Wayne and Carolyn Luke always loved to poke around in gift shops, attend local auctions and antique shows. Their collection of antiques grew and eventually the couple decided to open their own store. They started small, but the business quickly grew and expanded into two stores, one in Port Perry and the other in Oshawa.
Then, after thirty years in retail, Wayne and Carolyn decided it was time to retire.
A vintage plant stand at the front of the house.
A metal urn filled with annuals sits adjacent to the front door.
Petunias and white and mauve trailing Verbena.
The front of the tiny shop.
They sold the business, but Carolyn and Wayne didn't retire from retail altogether. Instead they set up a little shop at the end of their driveway. The commute to work took mere minutes and the little store was the perfect spot to continue to sell garden ornaments and an ever increasing array of Wayne's handiwork.
Birdhouses were among Wayne's earliest creations. His unique designs were expressions of his love of old architecture and sometimes included birds that Wayne carved himself. Over the years he handcrafted many of these whimsical birdhouses and they always sold well.
After a time, Wayne began to wonder what else he might make. Yard sales and auctions became a ready source of raw materials for his artistry. He began to work with rolls of barbed wire, wooden finials and staircase spindles. Repurposing and transforming these found objects in imaginative ways became a passion.
The shop's wares spill into the adjacent garden. The large copper stepping stones were created using parts from old farm equipment.
A container planting at the side of the house.
To one side of the shop is a little gravel courtyard. The contents of the hanging baskets and container plantings change from year to year. This summer Carolyn is growing tomatoes using
Wayne's homemade metal cages.
There was no master plan for their country property. Instead, Carolyn and Wayne's garden has evolved over the past twenty-five years.
Even now, there are changes– roses are a recent addition and the Luke's find that they are slowly moving away from growing their own vegetables. Now in their seventies, vegetables seem to demand too much labor and fresh local produce can be easily sourced.
The wooden arbors in the garden were designed and made by Wayne.
Beautiful urns, decorative plant stands and metal topiary forms that the Luke's have collected over the years are scattered throughout the garden.
In amongst these traditional flourishes are humble objects that Wayne has repurposed. The decorative metal discs that form stepping stones in the gravel pathway are a perfect example.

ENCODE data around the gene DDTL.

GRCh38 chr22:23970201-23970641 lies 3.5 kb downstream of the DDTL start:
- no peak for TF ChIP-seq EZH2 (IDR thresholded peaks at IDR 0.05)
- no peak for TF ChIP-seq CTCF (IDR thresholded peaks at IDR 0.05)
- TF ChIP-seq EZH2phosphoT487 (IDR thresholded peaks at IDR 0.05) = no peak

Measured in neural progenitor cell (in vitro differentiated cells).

Two layers of landscape cloth were laid down to form the foundation of the gravel pathway. Any weeds that dare to pop up are sprayed.
The building visible in the near distance began as a treehouse for the grandkids, but one night a black bear visited the backyard and the terrified grandkids refused to sleep there ever again.
So Wayne closed in the lower level of the treehouse and the little building functions as a shed these days.
Placing an urn filled with annuals right into a flowerbed is a great idea. Not only do the flowers add a bit of color, the urn elevates that color up to eye level.
The roses were Carolyn's idea. This summer Wayne fed them with chopped banana peels and the roses really flourished.
Banana peels are a great source of potassium, phosphorus, calcium and other minerals that roses (and other plants) need.
There are a number of ways to use banana peels in the garden. You can chop the them into small segments (1/4 inch pieces are good) and bury them in the soil around the perimeter of your plants. As the peels decompose, they add valuable nutrients to the soil.
You can also dry banana peels and grind them into fertilizer. To dry the peels, cut them into long strips and place them on a parchment-lined baking sheet. Put your oven on its lowest setting and leave the door ajar. Leave the peels in the oven until they are dry (about 8 hours). Grind the peels using a small food processor, coffee or spice grinder. Sprinkle the ground fertilizer on the surface of the soil or gently incorporate it into the dirt.
A vintage urn and stand filled with Canna Lilies and ivy.
A small arbor leads to an open grassy area.
As trees planted in the garden's early days have grown and matured, the backyard has become quite shady in spots. Initially Wayne filled these shady corners with a variety of hosta, but these days he is experimenting with ferns and other more unusual plants.
The Limelight hydrangeas, that you see above, have become one of his favourite shrubs for some of the part-shade areas.
A detail of the garden ornament shown in the last image.
One of Wayne's birdhouses.
As well as working with wood, Wayne likes to create with metal. This clean-lined bird feeder is one of his more contemporary designs.
Ivy spills from the basket of a cherub at the centre of the gravel pathway.
A mix of different hosta planted along the perimeter of the back of the house.
In business and their home life, Carolyn and Wayne have always worked closely together. Their garden reflects a little bit of each of them. Their creativity and a keen eye for beautiful antiques has combined to make a terrific garden.